Hamilton Center Ice Arena, Harry Weese, 1958
2501 Lincoln Park Dr, Columbus
The original Swiss chalet style building was designed by Harry Weese as a community building with warming house and changing rooms for an outdoor ice rink. The building exterior features rough-hewn granite boulder battered walls and glass with views to the exterior. The interior features triple-peaked roof with wood beams and planking. A central granite fireplace, highlighting the spacious interior, is surrounded by wooden benches, an inviting sight to chilled skaters.
Because of an increased community interest in ice skating and the need to extend the skating season, the community decided to enclose the outdoor rink in 1975. Koster and Associates designed the enclosure of the large ice arena as an extension of the existing center with similar exterior materials and architectural details, and now includes a regulation- sized hockey rink and an adjacent practice rink, so the facility offers year-round skating.
BCSC Information Services, Norman Fletcher, 1963
2650 Home Avenue
This two-story octagonal brick building originally served as the headquarters for the administrative offices of the Bartholomew Consolidated School Corporation (BCSC). The building now houses BCSC’s Information Services.
The building corners are highlighted with vertical brick piers with full height windows on each side. Each side features a blank brick wall in the center. The entry is highlighted with expansive glass windows, with vertical concrete fins on the second floor and large glass windows below with a solid door in the center. Low brick walls extend out into the landscape to create an entry courtyard.
The lobby features a curved staircase with cantilevered concrete treads that extend out of the curved brick wall rising in the center of the building. The roof peaks above the stairwell with an eight-panel glass dome which allows natural light to highlight the interior. Offices fan out and surround this center.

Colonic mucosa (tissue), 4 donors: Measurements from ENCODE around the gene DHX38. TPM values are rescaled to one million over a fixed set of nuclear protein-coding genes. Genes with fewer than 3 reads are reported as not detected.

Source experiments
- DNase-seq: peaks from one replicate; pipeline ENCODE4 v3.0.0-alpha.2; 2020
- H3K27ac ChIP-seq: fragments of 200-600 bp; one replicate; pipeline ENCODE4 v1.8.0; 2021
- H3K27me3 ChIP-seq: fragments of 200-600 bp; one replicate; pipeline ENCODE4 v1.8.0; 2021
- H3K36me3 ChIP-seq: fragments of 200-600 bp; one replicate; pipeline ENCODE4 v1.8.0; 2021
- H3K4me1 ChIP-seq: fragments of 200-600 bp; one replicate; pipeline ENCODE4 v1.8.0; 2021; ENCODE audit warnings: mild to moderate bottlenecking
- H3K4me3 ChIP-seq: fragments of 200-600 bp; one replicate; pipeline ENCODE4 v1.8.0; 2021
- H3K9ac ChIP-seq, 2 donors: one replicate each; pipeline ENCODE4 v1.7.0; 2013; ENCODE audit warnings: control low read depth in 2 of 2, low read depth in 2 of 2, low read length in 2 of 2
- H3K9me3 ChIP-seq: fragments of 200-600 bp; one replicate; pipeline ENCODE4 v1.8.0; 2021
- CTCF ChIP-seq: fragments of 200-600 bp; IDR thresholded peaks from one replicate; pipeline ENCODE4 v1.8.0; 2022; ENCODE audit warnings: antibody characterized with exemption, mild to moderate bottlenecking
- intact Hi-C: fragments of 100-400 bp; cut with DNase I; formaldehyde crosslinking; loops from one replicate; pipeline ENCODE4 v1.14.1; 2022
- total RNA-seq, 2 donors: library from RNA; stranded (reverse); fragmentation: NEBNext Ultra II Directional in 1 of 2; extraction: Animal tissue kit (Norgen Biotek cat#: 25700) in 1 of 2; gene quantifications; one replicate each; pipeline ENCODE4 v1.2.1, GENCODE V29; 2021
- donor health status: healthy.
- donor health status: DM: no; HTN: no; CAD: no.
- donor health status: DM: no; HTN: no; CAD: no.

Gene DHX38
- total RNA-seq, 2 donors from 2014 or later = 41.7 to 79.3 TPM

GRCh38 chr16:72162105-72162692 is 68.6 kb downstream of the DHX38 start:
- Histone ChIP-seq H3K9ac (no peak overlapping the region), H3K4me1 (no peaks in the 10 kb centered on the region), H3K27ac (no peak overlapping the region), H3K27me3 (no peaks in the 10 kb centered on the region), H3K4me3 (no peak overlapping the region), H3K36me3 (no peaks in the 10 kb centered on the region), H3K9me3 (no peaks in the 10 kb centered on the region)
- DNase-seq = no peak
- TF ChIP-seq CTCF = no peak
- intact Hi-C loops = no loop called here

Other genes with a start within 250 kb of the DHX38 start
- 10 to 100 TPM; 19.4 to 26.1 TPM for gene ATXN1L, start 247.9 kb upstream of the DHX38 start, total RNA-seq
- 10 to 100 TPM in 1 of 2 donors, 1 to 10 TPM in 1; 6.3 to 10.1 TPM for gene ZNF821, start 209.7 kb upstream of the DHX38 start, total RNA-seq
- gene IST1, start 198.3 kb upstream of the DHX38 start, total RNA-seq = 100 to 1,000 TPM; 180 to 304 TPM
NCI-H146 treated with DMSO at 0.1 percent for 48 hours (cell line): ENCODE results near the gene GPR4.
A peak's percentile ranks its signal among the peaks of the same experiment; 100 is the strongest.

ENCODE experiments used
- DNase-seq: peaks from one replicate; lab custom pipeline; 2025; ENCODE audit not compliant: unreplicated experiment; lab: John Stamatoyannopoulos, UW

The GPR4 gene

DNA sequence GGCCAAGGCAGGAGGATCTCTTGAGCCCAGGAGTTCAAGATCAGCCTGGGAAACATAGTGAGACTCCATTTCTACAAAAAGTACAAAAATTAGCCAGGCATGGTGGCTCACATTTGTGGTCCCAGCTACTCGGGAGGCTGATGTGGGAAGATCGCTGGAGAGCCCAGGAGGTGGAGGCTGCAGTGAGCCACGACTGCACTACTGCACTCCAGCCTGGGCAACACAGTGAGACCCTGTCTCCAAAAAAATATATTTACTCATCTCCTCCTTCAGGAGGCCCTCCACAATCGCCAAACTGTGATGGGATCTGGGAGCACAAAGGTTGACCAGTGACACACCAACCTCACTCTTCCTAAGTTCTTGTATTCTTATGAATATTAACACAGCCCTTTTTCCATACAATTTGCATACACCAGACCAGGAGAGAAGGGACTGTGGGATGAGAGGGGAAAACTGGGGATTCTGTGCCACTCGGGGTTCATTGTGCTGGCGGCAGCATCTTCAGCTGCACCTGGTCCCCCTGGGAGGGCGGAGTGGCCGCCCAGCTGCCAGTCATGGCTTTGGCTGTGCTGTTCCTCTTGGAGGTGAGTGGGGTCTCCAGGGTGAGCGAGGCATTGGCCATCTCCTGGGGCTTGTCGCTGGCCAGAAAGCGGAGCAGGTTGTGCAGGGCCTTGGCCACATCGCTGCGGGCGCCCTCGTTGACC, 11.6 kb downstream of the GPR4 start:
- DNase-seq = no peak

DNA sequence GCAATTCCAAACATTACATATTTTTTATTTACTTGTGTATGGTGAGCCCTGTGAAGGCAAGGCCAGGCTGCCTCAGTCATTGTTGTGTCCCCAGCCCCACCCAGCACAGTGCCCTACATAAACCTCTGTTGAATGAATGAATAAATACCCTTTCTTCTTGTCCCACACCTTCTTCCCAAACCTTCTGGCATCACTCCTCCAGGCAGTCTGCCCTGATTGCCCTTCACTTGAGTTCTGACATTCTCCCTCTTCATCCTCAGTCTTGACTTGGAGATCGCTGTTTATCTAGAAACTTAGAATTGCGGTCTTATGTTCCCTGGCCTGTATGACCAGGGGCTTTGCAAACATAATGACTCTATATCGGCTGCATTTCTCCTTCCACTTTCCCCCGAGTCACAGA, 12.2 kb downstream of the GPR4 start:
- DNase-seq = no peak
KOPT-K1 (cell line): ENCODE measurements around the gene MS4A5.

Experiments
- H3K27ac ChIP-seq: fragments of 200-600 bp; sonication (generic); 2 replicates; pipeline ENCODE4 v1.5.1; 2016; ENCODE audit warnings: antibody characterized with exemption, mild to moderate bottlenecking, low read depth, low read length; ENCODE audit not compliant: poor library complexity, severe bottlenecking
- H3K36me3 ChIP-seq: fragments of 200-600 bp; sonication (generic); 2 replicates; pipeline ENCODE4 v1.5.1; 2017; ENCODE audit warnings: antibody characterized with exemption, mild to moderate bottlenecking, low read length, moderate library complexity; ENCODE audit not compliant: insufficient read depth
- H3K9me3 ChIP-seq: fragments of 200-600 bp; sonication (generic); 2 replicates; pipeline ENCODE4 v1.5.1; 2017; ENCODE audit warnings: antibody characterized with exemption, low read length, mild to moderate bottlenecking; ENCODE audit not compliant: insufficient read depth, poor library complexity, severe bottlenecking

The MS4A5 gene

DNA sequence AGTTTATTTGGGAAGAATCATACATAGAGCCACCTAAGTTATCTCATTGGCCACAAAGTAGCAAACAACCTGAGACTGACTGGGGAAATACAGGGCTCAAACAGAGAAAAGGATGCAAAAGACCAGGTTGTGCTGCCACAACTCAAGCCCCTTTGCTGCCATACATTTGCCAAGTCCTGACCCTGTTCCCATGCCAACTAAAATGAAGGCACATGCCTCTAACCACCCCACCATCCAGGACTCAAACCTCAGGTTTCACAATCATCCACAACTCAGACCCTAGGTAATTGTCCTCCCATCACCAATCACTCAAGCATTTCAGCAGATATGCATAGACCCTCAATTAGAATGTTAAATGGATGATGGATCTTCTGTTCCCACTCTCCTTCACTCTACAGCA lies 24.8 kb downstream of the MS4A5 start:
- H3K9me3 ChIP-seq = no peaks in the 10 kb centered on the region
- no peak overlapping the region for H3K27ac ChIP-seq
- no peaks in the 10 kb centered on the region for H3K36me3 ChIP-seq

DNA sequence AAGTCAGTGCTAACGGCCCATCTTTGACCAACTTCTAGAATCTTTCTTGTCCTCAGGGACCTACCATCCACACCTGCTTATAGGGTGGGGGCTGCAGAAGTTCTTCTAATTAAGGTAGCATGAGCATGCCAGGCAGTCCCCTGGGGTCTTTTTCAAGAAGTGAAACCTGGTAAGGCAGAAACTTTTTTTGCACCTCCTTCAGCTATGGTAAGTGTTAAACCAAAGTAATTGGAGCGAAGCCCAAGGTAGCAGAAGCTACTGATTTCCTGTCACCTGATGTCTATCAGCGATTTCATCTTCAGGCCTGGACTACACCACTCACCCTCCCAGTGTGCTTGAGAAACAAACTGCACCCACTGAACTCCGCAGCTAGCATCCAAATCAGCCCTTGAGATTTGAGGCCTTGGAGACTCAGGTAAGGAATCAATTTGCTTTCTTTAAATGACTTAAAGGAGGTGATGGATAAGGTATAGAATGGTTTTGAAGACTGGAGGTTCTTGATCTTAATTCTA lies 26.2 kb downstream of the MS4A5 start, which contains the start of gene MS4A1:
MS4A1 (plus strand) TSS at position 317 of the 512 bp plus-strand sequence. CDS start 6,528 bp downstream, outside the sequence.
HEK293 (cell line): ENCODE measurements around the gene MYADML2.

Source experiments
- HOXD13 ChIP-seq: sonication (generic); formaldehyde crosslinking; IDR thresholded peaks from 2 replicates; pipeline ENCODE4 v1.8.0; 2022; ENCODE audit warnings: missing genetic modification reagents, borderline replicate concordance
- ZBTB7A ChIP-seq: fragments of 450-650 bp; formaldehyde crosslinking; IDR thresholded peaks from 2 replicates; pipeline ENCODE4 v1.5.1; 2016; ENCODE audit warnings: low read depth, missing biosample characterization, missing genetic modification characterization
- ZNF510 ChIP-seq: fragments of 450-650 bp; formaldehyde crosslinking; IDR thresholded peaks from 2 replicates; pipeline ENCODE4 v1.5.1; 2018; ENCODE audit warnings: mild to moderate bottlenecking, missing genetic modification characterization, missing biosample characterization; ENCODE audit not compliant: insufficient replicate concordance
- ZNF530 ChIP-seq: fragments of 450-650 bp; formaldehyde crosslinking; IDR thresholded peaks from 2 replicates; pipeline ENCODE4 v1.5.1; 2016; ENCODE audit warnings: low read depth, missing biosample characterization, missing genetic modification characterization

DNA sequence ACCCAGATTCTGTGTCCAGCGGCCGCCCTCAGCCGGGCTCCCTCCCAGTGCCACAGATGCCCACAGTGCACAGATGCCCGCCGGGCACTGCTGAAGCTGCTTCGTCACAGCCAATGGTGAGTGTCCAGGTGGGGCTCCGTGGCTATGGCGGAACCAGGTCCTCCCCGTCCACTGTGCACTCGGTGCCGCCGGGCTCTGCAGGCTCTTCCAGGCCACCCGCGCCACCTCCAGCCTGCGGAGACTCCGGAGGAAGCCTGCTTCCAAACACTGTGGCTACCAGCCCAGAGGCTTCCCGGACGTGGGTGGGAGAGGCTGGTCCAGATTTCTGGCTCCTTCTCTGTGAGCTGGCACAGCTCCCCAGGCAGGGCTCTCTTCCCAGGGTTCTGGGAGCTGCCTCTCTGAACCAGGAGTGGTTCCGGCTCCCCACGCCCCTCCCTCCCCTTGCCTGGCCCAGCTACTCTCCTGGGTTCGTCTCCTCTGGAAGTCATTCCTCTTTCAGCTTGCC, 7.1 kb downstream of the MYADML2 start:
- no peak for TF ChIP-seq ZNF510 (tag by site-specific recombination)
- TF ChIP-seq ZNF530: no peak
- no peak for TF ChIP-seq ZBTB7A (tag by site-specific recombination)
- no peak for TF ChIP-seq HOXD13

Otter Creek Clubhouse, Harry Weese, 1964
11522 E. 50 N., Columbus
Architect, Harry Weese
Landscape Architect, Dan Kiley
Golf Course Architect, Robert Trent Jones
Golf Course Expansion Architect, Rees Jones
Scoreboard Architect, Kevin Roche
As one approaches Otter Creek Clubhouse and Golf Course, located five miles east of Columbus, the first impression is of the compatibility of the building and its setting. The rural sense of this modern building is achieved through an extensive use of wood. The precision of the building’s geometric patterns compliment the orderliness of the 27-hole golf course.
The Clubhouse includes spacious lounge and dining areas that overlook the golf course. The floor-to-ceiling perimeter windows are protected by thin shed roofs that create surrounding porches.
The golf course landscape extensively uses native trees. A double row of littleleaf linden trees line the entry drive. Robert Trent Jones returned to Otter Creek in 1982 to update his design so that the course would remain a challenging test of golf, able to match new club and ball technology.
The original golf course and clubhouse were developed and given to the city by Cummins Engine Company, Inc. in June 1964.
Cleo Rogers Memorial Library, I.M. Pei, 1969
From the Pei Cobb Freed & Partners website:
“Beyond the normal functional requirements of a county library, Cleo Rogers was designed to create the first civic space in downtown Columbus, a community where distinguished examples of modern architecture abound, but in isolation, unrelated to other buildings or to the city as a whole.In order to give focus to the center of town, the architect succeeded in the unprecedented proposal to close a city street. In consequence, the library established a vital dialogue with the historic Irwin House to the east and Eero Saarinen’s First Christian Church of 1940 on the south. The library serves as the north wall of this new urban space, reinforcing the unity of all three buildings with complementary native brick on its walls and outdoor plaza. At one end, the library’s windows drop in scale to align with the eaves of the low-rise Irwin House while at the other, a heightened entrance and large-scale glazing complement and frame the more monumental church. As none of the three buildings was powerful enough to dominate or control the space, a monumental Henry Moore bronze was introduced. Like the conductor of an orchestra, it organizes the different architectural voices, each from a different era, providing an essential focus for the first truly urban space in Columbus.”
The interior concrete “waffled” ceiling is both distinctive-looking and functional – the heat from the ceiling’s canister lights is recycled through an elaborate intake system and used to heat the building in the winter. Pei was interested in sustainable building practices well ahead of his time! Jim Paris, a local architect, designed the expansion, which had the approval of Mr. Pei.
Columbus Post Office, Kevin Roche, 1970
450 Jackson Street, Columbus